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Scientific Articles   |    
Prospective Study of Distal Radial Fractures Treated with an Intramedullary Nail
Masao Nishiwaki, MD, PhD1; Kenichi Tazaki, MD, PhD1; Hidenori Shimizu, MD1; Asif M. Ilyas, MD2
1 Department of Orthopaedic Surgery, Ogikubo Hospital, 3-1-24 Imagawa, Suginami-ku, Tokyo 167-0035, Japan. E-mail address for M. Nishiwaki: nishiwa@jd5.so-net.ne.jp
2 The Rothman Institute, Thomas Jefferson University Hospital, 925 Chestnut Street, 5th Floor, Philadelphia, PA 19107
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Disclosure: None of the authors received payments or services, either directly or indirectly (i.e., via his or her institution), from a third party in support of any aspect of this work. One or more of the authors, or his or her institution, has had a financial relationship, in the thirty-six months prior to submission of this work, with an entity in the biomedical arena that could be perceived to influence or have the potential to influence what is written in this work. No author has had any other relationships, or has engaged in any other activities, that could be perceived to influence or have the potential to influence what is written in this work. The complete Disclosures of Potential Conflicts of Interest submitted by authors are always provided with the online version of the article.

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Investigation performed at the Department of Orthopaedic Surgery, Ogikubo Hospital, Tokyo, Japan, and the Rothman Institute, Thomas Jefferson University Hospital, Philadelphia, Pennsylvania

Copyright © 2011 by The Journal of Bone and Joint Surgery, Inc.
J Bone Joint Surg Am, 2011 Aug 03;93(15):1436-1441. doi: 10.2106/JBJS.J.01159
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Abstract

Background: 

Intramedullary nailing for the treatment of unstable distal radial fractures is reported to provide stable fixation with minimal soft-tissue complications, but there is a paucity of data documenting the results of this technique. The purpose of this study was to prospectively determine the functional outcomes of treatment of unstable distal radial fractures with an intramedullary nail.

Methods: 

Patients aged fifty years and older with a dorsally displaced unstable distal radial fracture—an extra-articular or simple intra-articular fracture—that was amenable to closed or percutaneous reduction were offered treatment with intramedullary nail fixation (MICRONAIL). Thirty-one patients were enrolled in the study, and twenty-nine patients with a mean age of sixty-seven years (range, fifty-one to eighty-five years) were available for one-year follow-up. According to the AO classification, there was one type-A2, twenty-four type-A3, and four type-C2 distal radial fractures. The patients were evaluated at six weeks, three months, six months, and one year after surgery. Outcome measures included standard radiographic parameters, active wrist range of motion, grip strength, a modified Mayo wrist score, and the Disabilities of the Arm, Shoulder and Hand (DASH) questionnaire.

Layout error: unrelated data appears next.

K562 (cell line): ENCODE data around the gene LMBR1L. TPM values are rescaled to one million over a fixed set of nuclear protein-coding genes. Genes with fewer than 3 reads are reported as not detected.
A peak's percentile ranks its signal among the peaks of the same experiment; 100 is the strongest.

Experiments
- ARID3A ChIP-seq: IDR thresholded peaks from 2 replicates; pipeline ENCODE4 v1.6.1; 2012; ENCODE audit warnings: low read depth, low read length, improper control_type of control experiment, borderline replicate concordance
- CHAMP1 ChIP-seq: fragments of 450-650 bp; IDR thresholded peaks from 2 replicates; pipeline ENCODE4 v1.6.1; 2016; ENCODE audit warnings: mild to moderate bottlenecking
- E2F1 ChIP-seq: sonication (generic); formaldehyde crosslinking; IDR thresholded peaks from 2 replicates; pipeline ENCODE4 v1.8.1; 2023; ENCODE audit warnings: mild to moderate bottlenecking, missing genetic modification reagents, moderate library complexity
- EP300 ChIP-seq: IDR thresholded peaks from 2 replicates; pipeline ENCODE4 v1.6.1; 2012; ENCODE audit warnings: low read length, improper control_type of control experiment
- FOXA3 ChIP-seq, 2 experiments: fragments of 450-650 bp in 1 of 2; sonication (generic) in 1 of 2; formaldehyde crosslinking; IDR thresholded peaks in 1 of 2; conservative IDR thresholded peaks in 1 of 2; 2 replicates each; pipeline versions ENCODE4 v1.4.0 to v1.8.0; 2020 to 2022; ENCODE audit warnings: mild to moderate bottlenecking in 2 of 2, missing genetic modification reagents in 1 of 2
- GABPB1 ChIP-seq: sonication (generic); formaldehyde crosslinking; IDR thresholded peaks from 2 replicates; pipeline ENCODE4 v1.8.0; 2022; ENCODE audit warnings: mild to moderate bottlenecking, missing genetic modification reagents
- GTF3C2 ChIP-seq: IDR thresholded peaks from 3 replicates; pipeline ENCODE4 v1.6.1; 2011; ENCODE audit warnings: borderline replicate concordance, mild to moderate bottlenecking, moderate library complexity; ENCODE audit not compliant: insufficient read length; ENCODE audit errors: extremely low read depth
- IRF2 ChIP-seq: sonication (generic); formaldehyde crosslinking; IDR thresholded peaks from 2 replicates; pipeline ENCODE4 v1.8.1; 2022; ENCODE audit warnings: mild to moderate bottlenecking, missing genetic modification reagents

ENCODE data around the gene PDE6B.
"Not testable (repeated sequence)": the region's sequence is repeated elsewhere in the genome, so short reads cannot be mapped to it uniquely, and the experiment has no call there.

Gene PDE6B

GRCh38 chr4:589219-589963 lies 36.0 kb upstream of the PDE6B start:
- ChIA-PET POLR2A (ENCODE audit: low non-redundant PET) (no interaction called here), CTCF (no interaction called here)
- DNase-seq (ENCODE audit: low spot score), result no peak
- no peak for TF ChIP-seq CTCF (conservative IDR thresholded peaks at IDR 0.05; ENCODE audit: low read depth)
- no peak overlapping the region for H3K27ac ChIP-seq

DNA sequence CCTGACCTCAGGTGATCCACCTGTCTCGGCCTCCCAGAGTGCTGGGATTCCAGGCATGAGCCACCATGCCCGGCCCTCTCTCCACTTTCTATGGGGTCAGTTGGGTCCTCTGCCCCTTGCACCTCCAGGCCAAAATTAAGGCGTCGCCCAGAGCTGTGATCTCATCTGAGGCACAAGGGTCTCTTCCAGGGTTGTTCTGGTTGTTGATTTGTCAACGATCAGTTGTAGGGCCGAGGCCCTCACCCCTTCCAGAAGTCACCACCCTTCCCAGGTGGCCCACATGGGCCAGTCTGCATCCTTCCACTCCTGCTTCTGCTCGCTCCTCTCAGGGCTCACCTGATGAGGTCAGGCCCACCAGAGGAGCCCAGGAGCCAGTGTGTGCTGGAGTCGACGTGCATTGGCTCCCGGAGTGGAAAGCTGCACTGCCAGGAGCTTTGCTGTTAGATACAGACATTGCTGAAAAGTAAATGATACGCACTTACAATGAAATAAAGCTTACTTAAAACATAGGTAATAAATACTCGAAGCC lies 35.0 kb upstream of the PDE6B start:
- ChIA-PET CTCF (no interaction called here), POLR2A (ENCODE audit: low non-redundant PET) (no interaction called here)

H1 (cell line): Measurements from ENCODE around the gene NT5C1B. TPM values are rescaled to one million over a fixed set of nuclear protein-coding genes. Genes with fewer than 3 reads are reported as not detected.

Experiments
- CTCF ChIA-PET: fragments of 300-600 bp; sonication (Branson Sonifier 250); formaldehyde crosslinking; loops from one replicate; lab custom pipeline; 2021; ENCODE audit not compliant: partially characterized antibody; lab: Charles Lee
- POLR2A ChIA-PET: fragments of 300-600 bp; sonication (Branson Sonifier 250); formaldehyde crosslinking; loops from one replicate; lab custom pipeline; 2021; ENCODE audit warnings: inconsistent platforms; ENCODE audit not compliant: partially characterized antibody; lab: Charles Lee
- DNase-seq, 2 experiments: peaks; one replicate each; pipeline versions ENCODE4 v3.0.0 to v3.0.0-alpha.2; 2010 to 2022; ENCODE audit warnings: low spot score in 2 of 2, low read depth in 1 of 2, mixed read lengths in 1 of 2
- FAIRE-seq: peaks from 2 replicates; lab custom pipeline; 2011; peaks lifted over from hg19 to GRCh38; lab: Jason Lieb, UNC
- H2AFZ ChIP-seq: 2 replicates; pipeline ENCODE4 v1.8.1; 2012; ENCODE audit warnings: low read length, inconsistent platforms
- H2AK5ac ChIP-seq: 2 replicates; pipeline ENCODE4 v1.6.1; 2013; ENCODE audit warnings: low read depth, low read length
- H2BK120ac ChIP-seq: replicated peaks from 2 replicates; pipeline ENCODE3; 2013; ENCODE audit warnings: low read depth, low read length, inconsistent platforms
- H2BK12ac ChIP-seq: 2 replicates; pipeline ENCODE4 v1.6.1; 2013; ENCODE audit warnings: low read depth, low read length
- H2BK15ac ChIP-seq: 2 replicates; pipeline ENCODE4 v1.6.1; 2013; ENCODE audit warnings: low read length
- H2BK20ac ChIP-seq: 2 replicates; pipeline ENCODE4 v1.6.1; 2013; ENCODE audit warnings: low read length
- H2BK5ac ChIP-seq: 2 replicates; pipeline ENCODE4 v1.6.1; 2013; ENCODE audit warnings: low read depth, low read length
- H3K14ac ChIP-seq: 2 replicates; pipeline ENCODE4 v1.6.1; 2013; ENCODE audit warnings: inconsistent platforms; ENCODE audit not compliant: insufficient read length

Results: 

At the final one-year follow-up evaluation, the active range of motion of the injured wrist relative to that on the uninjured side averaged 95% of flexion, 95% of extension, 93% of ulnar deviation, 91% of radial deviation, 99% of pronation, and 99% of supination. The mean grip strength was 96% of that on the uninjured side. According to the modified Mayo wrist score, there were twenty excellent and nine good results. The mean DASH score was 4.8 points. The final radiographic measurements demonstrated, on average, 25° of radial inclination, 11° of volar tilt, 10 mm of radial length, and +1 mm of ulnar variance. Loss of reduction occurred in two patients. One patient developed transient superficial radial sensory neuritis, which resolved within two months.

Conclusions: 

Intramedullary nailing can be a safe and effective treatment with minimal complications for dorsally displaced unstable extra-articular or simple intra-articular distal radial fractures.

Level of Evidence: 

Therapeutic Level IV. See Instructions to Authors for a complete description of levels of evidence.

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    References

    Accreditation Statement
    These activities have been planned and implemented in accordance with the Essential Areas and policies of the Accreditation Council for Continuing Medical Education (ACCME) through the joint sponsorship of the American Academy of Orthopaedic Surgeons and The Journal of Bone and Joint Surgery, Inc. The American Academy of Orthopaedic Surgeons is accredited by the ACCME to provide continuing medical education for physicians.
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    James Cobey, MD
    Posted on August 06, 2011
    Simple way to treat Colles Fractures
    Georgetown University

    This was a very nice article, but an equally good reduction in most of these simple fractures can be done by placing a short IM Rush nail though a one cm longitudinal incision between the two dorsal radial wrist extensors. I have no conflict on interests, but a lot of experience doing this simple procedure.

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